Allogeneic hematopoietic cell transplantation (allo-HCT) through its graft-versus-tumor (GVT) effects is a curative therapy against many hematological malignancies. However, GVT is linked to harmful graft-versus-host disease (GVHD) after allo-HCT. Both GVT and GVHD require allogeneic T cell responses, which is an energetically costly process that causes oxidative stress. Sirtuin 3 (SIRT3), a mitochondrial histone deacetylase (HDAC), plays an important role in cellular processes through inhibition of reactive oxygen species (ROS). Nonmitochondrial class of HDACs regulate T cell responses, but the role of mitochondrial HDACs, specifically SIRT3, on donor T cell responses after allo-HCT remains unknown. In this study, we report that SIRT3-deficient (SIRT32/2) donor T cells cause reduced GVHD severity in multiple clinically relevant murine models. The GVHD protective effect of allogeneic SIRT32/2 T cells was associated with a reduction in their activation, reduced CXCR3 expression, and no significant impact on cytokine secretion or cytotoxic functions. Intriguingly, the GVHD protective effect of SIRT32/2 T cells was associated with a reduction in ROS production, which is contrary to the effect of SIRT3 deficiency on ROS production in other cells/tissues and likely a consequence of their deficient activation. Notably, the reduction in GVHD in the gastrointestinal tract was not associated with a substantial reduction in the GVT effect. Collectively, these data reveal that SIRT3 activity promotes allogeneic donor T cell responses and ROS production without altering T cell cytokine or cytolytic functions and identify SIRT3 as a novel target on donor T cells to improve outcomes after allo-HCT.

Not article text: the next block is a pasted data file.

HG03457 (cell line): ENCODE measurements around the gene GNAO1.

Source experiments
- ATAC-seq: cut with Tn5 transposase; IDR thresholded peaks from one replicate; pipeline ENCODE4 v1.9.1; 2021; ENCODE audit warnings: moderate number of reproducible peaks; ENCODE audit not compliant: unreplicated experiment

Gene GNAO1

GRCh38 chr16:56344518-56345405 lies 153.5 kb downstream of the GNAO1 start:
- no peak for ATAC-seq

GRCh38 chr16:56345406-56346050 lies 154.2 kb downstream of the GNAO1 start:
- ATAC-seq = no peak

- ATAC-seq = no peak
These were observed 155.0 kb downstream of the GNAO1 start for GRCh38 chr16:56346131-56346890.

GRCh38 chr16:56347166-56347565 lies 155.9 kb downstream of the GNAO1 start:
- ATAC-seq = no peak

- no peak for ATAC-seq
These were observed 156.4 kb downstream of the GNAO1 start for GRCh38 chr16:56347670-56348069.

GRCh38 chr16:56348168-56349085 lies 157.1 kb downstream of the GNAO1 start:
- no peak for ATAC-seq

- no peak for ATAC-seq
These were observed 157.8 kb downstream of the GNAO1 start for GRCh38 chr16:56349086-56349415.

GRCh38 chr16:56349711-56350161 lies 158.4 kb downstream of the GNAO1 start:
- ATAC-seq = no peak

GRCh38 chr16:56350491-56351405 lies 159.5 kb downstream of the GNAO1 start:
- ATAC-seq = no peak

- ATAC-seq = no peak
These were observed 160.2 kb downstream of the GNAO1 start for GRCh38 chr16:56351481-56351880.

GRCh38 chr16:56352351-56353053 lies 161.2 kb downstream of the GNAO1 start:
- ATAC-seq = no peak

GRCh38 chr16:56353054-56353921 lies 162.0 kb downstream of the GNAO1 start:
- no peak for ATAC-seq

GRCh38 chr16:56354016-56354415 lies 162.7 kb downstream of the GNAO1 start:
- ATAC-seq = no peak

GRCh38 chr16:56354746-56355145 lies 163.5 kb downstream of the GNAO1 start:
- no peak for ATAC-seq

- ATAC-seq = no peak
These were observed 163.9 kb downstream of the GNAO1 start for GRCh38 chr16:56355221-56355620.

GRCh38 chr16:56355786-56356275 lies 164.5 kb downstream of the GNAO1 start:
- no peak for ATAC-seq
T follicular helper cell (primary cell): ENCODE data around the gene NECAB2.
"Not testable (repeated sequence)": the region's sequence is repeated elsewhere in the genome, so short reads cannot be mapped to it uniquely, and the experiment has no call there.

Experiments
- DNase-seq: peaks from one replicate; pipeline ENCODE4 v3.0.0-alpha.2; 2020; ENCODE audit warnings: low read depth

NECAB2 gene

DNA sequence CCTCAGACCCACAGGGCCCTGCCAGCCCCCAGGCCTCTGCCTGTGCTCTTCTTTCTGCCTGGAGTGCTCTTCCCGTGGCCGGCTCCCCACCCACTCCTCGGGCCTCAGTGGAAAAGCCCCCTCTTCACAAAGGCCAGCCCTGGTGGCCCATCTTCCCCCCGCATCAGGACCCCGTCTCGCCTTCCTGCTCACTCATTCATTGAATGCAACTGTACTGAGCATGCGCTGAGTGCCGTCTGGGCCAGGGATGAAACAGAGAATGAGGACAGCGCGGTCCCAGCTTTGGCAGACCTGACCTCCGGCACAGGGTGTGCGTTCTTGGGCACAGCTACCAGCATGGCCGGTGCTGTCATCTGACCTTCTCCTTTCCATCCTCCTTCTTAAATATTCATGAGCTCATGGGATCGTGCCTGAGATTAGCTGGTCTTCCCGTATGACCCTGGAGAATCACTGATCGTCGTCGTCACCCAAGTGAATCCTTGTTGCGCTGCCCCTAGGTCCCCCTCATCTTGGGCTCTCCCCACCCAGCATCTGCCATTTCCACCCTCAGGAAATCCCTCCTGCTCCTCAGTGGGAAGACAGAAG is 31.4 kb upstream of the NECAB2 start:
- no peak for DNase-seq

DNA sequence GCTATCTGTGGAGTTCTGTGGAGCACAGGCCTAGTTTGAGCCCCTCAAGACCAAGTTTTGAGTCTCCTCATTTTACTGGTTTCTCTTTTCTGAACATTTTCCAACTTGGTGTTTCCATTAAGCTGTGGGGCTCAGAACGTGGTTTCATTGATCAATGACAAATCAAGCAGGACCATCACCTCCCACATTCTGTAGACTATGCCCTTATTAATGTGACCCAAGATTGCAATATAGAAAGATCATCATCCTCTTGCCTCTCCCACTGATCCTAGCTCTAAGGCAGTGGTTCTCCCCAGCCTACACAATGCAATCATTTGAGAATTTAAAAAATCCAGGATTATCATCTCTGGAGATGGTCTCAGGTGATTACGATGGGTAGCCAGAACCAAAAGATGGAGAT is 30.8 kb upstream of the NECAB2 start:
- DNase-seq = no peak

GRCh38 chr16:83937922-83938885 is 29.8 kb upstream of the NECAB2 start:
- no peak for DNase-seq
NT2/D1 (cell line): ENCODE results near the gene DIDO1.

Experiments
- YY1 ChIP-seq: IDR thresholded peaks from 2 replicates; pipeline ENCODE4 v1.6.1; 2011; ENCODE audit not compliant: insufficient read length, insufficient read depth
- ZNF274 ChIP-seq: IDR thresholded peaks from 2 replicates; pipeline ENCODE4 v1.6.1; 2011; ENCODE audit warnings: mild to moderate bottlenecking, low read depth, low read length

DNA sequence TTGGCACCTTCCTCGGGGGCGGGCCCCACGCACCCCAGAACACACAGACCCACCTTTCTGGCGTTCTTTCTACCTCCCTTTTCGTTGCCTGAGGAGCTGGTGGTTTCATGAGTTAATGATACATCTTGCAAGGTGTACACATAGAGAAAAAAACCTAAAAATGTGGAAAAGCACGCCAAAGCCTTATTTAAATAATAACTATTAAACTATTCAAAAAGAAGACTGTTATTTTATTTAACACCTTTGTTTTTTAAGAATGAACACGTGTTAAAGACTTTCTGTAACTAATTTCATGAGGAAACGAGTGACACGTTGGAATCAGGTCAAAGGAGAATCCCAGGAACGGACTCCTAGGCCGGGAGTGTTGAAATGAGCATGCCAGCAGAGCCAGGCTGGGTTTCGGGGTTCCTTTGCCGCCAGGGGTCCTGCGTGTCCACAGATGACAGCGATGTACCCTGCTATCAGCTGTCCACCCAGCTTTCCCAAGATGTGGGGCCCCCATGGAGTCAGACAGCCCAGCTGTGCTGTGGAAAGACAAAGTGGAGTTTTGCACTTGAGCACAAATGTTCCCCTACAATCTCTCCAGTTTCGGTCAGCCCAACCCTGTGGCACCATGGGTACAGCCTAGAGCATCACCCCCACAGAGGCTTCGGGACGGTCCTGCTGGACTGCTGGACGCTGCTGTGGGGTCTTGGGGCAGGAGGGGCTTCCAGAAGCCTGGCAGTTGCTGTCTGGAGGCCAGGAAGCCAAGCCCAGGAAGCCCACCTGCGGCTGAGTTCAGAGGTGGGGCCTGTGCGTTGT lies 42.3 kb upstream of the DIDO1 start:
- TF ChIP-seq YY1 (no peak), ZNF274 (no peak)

ASJC Scopus subject areas
- Immunology and Allergy